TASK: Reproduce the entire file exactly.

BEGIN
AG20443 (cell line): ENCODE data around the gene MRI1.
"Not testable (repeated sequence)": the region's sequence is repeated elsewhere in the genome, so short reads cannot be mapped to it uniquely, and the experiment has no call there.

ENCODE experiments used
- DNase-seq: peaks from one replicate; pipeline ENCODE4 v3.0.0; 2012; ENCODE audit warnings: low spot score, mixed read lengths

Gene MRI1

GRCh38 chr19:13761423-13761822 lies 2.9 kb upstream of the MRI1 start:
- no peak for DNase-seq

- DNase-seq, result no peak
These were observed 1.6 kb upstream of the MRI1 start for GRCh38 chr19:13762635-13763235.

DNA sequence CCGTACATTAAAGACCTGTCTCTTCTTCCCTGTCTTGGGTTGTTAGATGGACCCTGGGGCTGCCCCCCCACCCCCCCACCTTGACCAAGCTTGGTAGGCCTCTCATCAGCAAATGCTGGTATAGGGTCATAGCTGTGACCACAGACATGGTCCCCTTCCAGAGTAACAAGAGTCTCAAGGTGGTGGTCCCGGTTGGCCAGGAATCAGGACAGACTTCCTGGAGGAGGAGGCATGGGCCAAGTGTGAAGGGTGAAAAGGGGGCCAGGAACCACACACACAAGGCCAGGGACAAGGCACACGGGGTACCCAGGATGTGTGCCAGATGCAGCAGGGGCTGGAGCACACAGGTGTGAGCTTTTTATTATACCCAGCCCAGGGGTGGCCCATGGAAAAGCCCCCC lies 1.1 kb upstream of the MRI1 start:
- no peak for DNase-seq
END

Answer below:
AG20443 (cell line): ENCODE data around the gene MRI1.
"Not testable (repeated sequence)": the region's sequence is repeated elsewhere in the genome, so short reads cannot be mapped to it uniquely, and the experiment has no call there.

ENCODE experiments used
- DNase-seq: peaks from one replicate; pipeline ENCODE4 v3.0.0; 2012; ENCODE audit warnings: low spot score, mixed read lengths

Gene MRI1

GRCh38 chr19:13761423-13761822 lies 2.9 kb upstream of the MRI1 start:
- no peak for DNase-seq

- DNase-seq, result no peak
These were observed 1.6 kb upstream of the MRI1 start for GRCh38 chr19:13762635-13763235.

DNA sequence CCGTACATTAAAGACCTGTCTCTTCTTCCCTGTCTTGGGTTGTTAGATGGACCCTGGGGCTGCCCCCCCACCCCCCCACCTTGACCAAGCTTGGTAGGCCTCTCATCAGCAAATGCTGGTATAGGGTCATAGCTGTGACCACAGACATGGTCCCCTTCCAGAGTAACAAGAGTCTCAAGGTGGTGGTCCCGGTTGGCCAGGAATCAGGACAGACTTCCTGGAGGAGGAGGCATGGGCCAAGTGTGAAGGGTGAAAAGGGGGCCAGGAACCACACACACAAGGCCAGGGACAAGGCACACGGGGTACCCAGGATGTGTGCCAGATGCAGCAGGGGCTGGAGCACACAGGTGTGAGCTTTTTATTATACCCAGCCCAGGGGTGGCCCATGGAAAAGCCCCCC lies 1.1 kb upstream of the MRI1 start:
- no peak for DNase-seq